5. Center for Diseases Control and Prevention. 2016. Avaliable at: https://www.cdc.gov/cancer/breast/basic_info/risk_factors.htm. Accessed on 7 Aug. 2017.
  6. Collaborative Group on Hormonal Factors in Breast Cancer. Familial breast cancer: collaborative reanalysis of individual data from 52 epidemiological studies including 58,209 women with breast cancer and 101,986 women without the disease. Lancet. 2001;358(9291):1389–99.View ArticleGoogle Scholar
  7. Stockton D, Davies T, Day N, McCann J. Retrospective study of reasons for improved survival in patient with breast cancer in east Anglia: earlier diagnosis or better treatment. BMJ. 1997;314:472–5.View ArticlePubMedPubMed CentralGoogle Scholar
  8. Ersumo T. Breast cancer in an Ethiopian population, Addis Ababa. East Africa Journal of Surgery. 2006;11(1):81–6.Google Scholar
  9. Thomas DB, Gao DL, Ray RM, Wang WW, Allison CJ, Chen FL, et al. Randomized trial of breast self-examination in shanghai: final results. J Natl Cancer Inst 2002;94(19):1445–1457.Google Scholar
  10. Bello TO, Olugbenga-Bello AI, Oguntola AS, Adeoti ML, Ojemakinde OM. Knowledge and practice of breast cancer screening among female nurses and lay women in Osogbo. Nigeria West Afr J Med. 2011;30(4):296–300.PubMedGoogle Scholar
  11. Odusanya OO, Tayo OO. Breast cancer knowledge, attitudes and practice among nurses in Lagos, Nigeria. Acta Oncol. 2001;40(7):844–8.View ArticlePubMedGoogle Scholar
  12. Akhigbe AO, Omuemu VO. Knowledge, attitudes and practice of breast cancer screening among female health workers in a Nigerian urban city. BMC Cancer. 2009;9:203.View ArticlePubMedPubMed CentralGoogle Scholar
  13. Awodele O, Adeyomoye AA, Oreagba IA, Dolapo DC, Anisu DF, Kolawole SO, et al. Knowledge, attitude and practice of breast cancer screening among nurses in Lagos University teaching hospital, Lagos Nigeria Nig Q J Hosp Med 2009;19(2):114–118.Google Scholar
  14. Lemlem SB, Sinishaw W, Hailu M, Abebe M, Aregay A. Assessment of knowledge of breast Cancer and screening methods among nurses in university hospitals in Addis Ababa, Ethiopia, 2011. ISRN Oncol. 2013;2013:470981.PubMedPubMed CentralGoogle Scholar
  15. Andsoy II, Gul A. Breast, cervix and colorectal cancer knowledge among nurses in Turkey. Asian Pac J Cancer Prev. 2014;15(5):2267–72.View ArticlePubMedGoogle Scholar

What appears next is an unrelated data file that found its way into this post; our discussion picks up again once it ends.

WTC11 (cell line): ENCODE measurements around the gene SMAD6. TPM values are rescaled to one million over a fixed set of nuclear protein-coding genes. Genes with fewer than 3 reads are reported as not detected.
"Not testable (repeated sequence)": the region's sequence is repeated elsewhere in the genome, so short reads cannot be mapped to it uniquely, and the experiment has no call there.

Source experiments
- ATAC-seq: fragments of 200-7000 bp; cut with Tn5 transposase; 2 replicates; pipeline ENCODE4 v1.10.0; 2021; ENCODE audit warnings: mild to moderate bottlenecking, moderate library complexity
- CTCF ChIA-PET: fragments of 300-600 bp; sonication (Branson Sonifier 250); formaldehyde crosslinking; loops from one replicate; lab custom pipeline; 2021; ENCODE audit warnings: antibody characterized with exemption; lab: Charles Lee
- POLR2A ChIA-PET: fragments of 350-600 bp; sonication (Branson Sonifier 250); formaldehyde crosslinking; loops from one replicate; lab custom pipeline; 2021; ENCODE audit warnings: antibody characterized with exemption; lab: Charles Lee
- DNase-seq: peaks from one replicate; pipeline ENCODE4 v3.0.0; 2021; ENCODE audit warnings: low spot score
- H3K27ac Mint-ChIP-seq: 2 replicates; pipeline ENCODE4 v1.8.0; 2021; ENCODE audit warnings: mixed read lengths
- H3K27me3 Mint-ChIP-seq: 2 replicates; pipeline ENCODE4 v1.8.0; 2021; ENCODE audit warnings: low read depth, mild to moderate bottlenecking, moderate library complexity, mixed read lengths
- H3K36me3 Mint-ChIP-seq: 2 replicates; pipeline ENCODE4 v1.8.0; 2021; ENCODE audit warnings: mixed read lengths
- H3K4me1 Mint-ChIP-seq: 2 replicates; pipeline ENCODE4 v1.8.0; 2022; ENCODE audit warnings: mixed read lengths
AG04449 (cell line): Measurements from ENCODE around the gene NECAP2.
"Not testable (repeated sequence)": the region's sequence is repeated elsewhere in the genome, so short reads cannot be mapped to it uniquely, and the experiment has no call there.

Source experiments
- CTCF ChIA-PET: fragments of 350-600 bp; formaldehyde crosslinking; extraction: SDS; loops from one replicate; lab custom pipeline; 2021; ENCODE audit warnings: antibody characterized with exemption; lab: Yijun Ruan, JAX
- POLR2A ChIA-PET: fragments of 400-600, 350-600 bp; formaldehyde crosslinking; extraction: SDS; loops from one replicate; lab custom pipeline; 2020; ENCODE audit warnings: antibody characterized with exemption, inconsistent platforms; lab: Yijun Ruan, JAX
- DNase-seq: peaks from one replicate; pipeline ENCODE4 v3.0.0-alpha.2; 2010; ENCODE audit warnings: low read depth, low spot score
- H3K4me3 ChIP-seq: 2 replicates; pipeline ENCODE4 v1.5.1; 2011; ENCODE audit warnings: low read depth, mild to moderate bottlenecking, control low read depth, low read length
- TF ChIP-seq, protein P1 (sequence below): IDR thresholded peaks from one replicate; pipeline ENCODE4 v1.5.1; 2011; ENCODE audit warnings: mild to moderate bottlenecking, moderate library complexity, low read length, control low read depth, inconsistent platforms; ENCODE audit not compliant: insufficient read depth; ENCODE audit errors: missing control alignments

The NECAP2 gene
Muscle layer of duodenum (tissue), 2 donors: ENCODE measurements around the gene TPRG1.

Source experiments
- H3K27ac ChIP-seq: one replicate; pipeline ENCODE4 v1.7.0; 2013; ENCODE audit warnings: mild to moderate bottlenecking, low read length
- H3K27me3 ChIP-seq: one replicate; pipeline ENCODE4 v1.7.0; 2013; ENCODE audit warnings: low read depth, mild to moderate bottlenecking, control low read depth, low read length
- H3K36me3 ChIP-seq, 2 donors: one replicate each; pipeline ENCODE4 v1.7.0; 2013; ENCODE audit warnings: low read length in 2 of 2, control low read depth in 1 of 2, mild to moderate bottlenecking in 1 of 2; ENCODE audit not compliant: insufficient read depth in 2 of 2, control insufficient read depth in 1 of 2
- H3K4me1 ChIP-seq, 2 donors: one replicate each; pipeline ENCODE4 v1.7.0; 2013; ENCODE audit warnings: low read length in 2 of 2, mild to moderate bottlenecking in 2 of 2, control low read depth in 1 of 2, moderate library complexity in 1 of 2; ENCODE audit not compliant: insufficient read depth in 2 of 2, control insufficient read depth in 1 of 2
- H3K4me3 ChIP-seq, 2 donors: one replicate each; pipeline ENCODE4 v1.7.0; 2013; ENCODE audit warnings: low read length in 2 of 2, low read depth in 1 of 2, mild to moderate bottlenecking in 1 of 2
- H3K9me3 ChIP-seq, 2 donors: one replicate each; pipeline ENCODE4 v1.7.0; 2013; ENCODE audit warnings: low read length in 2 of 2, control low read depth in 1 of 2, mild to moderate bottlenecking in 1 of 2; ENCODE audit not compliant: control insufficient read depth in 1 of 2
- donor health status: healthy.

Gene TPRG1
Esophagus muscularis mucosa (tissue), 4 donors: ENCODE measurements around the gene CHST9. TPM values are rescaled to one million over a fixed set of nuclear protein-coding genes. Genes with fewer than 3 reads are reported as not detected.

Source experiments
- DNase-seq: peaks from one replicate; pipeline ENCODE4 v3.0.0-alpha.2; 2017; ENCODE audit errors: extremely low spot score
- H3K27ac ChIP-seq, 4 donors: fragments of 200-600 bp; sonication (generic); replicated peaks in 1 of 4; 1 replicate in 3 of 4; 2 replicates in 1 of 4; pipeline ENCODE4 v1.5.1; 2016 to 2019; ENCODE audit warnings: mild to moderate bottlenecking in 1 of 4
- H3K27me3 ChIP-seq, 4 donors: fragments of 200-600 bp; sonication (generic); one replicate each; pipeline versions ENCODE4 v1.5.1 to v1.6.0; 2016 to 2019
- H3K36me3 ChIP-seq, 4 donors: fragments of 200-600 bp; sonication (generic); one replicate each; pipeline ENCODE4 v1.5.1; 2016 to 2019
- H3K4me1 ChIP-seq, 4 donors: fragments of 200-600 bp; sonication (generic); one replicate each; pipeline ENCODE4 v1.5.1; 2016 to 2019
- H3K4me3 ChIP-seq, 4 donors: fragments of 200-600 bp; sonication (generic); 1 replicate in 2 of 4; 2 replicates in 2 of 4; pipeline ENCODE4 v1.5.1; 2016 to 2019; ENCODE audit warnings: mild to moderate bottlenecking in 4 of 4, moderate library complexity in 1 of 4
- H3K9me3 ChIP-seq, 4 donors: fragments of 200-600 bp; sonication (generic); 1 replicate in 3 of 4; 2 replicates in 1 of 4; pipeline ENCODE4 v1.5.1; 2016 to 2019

16. Alkhasawneh IM. Knowledge and practice of breast cancer screening among Jordanian nurses. Oncol Nurs Forum. 2007;34(6):1211–7.View ArticlePubMedGoogle Scholar
  17. Madanat H, Merrill RM. Breast cancer risk-factor and screening awareness among women nurses and teachers in Amman, Jordan. Cancer Nurs. 2002;25(4):276–82.View ArticlePubMedGoogle Scholar
  18. Fotedar V, Seam RK, Gupta MK, Gupta M, Vats S, Verma S. Knowledge of risk factors and early detection methods and practices towards breast cancer among nurses in Indira Gandhi medical college, Shimla, Himachal Pradesh, India. Asian Pac J Cancer Prev. 2013;14(1):117–20.View ArticlePubMedGoogle Scholar
  19. Sreedharan J, Muttappallymyalil J, Venkatramana M, Thomas M. Breast self-examination: knowledge and practice among nurses in United Arab Emirates. Asian Pac J Cancer Prev. 2010;11(3):651–4.PubMedGoogle Scholar
  20. Yousuf SA, Al Amoudi SM, Nicolas W, Banjar HE, Salem SM. Do Saudi nurses in primary health care centres have breast cancer knowledge to promote breast cancer awareness? Asian Pac J Cancer Prev. 2012;13(9):4459–64.View ArticlePubMedGoogle Scholar
  21. Seah M, Tan SM. Am I breast cancer smart? Assessing breast cancer knowledge among health professionals. Singap Med J. 2007;48(2):158–62.Google Scholar
  22. Ghebrehiwet M, Paulos E, Andeberhan T. The role of combined ultrasonography and mammography in the diagnosis of breast cancer in Eritrean women with palpable abnormalities of the breast. J Eritrean Med Assoc. 2007;2(1):2–7.Google Scholar
  23. Tesfamariam A, Parilla F, Paulos E, Mufunda J, Gebremichael A. Clinicohistopathological evaluation of breast masses and profle of breast diseases in Eritrea: a case of poor concordance between clinical and histological diagnosis. J Eritrean Med Assoc. 2008;3(1):32–5.Google Scholar
  24. Tesfamariam A, Gebremichael A, Mufunda J. Breast cancer clinicopathological presentation, gravity and challenges in Eritrea, East Africa: management practice in a resource-poor setting. S Afr Med J. 2013;103(8):526–8.View ArticlePubMedGoogle Scholar
  25. The International Network for Cancer Treatment and Research. Cancer – a neglected health problem in developing countries. Lancet. 2011;358:1389–99.Google Scholar

Copyright

© The Author(s). 2018

Advertisement